The Okotoks Stratobots were presented with Awesome Kid Awards by Okotoks town council this week.

They're a community-based robotics team made up of junior high and high school students from four different Okotoks schools.

In the last few months, the Stratobots competed in the FIRST Tech Challenge in February and the Alberta Provincial FTC Championships in March.

Team member Emma Cunningham explained to the town council that this was their fifth time competing in the FIRST Tech Challenge, but their first time winning a rather prestigious award.

"This year we actually won one of the bigger awards in the competition, which is the Inspire Award, which is basically the all-around best team award. We've never won that before. We've come close but this is definitely one of our biggest achievements ever, we did great this year."

According to the FIRST Tech Challenge website, the Inspire Award is given to teams that "share their experiences, enthusiasm, and knowledge with other teams, sponsors, their community, and the judges. Working as a unit, this team will have shown success in performing the task of designing and building a robot."

The Stratobots brought their robot, Waddles, along with them.

Abigail Plumb gave council a rundown of what Waddles was designed to do.

"Every year in FIRST, there's a different challenge or game. This year, the main concept of the game was picking up these little pixels... they're quite small and they're hard to pick up off the ground, quickly, efficiently, and effectively. So, we designed the system to be able to do that quickly, and then deposit these pixels onto a board that's at an angle. By doing that in each match we get points. Then we accomplished that with a bunch of other goals and different things we can do during the match to get points. Some of those things are launching a paper airplane, which we can demonstrate, and hanging off a bar."

Council was given a firsthand look at what Waddles can do, with Stratobots members providing a live demonstration in the council chamber.

One team member controls the robot's movement with a PlayStation 4 controller, while another controls the lift and drop mechanisms with a separate remote.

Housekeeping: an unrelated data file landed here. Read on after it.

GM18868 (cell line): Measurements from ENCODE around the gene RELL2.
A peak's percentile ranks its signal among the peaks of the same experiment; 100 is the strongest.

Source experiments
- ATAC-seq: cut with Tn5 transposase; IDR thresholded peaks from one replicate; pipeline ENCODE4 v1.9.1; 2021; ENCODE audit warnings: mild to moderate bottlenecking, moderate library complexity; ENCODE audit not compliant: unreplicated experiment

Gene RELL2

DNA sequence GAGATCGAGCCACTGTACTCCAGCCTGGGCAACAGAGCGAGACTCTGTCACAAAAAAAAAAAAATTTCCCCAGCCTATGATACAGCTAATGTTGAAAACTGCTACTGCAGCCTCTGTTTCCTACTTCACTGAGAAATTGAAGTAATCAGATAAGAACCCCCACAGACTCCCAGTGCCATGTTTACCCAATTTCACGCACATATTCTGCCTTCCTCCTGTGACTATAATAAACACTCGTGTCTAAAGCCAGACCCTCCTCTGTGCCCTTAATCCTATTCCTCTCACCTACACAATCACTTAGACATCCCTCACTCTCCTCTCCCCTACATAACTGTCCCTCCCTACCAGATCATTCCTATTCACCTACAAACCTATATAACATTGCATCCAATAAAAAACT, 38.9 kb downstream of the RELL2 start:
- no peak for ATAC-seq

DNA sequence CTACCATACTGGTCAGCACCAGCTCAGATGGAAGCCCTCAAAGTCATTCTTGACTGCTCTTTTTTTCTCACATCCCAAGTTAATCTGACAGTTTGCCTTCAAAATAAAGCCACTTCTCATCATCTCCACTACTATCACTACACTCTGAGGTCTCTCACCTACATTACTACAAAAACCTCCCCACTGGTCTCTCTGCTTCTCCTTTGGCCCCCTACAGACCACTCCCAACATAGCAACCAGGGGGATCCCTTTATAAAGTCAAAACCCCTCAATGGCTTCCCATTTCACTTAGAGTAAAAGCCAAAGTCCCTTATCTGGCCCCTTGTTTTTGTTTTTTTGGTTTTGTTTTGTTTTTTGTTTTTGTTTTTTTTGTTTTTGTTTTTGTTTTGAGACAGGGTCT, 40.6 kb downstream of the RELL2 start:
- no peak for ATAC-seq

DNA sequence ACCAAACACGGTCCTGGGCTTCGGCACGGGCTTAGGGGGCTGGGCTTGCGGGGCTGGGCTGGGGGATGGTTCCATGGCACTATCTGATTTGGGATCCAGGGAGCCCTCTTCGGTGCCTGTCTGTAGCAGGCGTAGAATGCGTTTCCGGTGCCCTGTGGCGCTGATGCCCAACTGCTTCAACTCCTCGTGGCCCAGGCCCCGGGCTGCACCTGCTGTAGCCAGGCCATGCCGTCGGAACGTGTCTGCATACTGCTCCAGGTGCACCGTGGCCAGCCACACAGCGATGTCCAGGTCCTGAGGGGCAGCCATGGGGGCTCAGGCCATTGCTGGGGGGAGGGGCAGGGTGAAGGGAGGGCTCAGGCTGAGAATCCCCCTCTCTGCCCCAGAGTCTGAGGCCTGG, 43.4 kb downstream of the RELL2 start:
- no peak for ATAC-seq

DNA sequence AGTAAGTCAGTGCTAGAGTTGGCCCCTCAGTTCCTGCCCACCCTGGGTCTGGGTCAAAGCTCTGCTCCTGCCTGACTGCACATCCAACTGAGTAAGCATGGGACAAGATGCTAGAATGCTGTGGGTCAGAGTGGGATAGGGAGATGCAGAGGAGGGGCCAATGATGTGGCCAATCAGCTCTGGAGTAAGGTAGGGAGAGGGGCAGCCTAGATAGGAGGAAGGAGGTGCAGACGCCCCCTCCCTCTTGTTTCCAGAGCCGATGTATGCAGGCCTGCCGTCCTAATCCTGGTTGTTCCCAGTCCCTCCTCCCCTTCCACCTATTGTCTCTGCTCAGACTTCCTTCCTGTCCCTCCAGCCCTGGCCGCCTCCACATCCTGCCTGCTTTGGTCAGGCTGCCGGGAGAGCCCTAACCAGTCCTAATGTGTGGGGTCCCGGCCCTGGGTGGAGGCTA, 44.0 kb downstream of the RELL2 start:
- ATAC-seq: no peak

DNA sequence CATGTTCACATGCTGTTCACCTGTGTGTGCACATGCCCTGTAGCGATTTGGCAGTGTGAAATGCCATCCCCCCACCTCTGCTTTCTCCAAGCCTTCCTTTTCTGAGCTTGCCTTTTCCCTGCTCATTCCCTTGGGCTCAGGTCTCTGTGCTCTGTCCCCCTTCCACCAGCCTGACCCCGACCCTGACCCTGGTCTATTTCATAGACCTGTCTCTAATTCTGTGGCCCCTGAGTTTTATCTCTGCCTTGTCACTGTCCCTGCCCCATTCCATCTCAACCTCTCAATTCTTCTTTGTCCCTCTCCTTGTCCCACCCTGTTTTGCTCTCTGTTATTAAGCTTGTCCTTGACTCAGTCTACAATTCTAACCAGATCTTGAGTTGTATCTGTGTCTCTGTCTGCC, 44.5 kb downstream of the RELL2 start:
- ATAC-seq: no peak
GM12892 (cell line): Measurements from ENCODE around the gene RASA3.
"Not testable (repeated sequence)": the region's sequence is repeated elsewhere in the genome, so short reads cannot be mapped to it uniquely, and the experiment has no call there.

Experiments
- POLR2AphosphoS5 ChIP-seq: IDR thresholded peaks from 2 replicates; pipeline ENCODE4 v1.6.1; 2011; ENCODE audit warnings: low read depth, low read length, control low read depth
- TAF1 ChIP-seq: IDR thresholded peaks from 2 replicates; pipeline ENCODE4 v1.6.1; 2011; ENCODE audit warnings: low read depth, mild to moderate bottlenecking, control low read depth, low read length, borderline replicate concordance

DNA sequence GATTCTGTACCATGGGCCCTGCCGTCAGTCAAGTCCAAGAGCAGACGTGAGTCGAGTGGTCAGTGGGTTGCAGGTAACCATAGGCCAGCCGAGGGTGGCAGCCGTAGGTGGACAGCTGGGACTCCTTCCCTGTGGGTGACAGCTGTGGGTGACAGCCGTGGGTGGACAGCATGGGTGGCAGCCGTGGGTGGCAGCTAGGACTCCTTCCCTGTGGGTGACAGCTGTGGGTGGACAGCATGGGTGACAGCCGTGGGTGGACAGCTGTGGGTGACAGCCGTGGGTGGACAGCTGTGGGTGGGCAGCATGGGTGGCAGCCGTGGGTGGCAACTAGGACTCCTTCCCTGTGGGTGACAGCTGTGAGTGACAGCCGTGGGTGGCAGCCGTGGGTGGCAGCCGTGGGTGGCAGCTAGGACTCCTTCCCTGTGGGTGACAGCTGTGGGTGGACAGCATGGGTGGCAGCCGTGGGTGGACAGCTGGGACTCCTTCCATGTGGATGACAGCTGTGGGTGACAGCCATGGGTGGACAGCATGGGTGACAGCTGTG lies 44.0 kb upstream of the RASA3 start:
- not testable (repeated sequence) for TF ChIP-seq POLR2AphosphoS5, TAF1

For their work on Waddles, the Stratobots received the Design Award at the Alberta Championship.

"We basically did a really good job designing it, solving the issues of the game in a new way, and it looks pretty," explained Cunningham.

Plumb provided some examples of the process and the different components that went into making the design a reality.

"We use computer-aided design, and so we do everything on the computer before we even do it on the robot. That allows us to do these really complex designs, and then we actually send designs off to manufacturing companies, who then cut metal parts for us, for example. We also 3D print a lot of our parts."

She gave a shoutout to their coach Kevin Plumb and former Stratobots member Owen Plumb.

"[Owen], actually, is the reason we have this team, because he's a really big nerd and he wanted to do it, and his dad was like 'You know what? I'll support you, I'll make this happen,' and he did, and now we're all here. We're so grateful, not only for Owen being such a big nerd, but also for his dad always continuing to support our team. I know he was hesitant because Owen is away in university, so I know Kevin was hesitant to do this year because Owen isn't here, but he still did it and we're super grateful because it was such a good time and we did really well."

Cunningham told council about the bond the team has formed.

"It taught us how to work as a team. We're kind of like family, we see each other a lot and, for better or for worse, we're kind of stuck with each other through competitions and we've learned to work together, learned to work with other teams. It's just been really fun."

More information on the Stratobots can be seen on their Twitter page.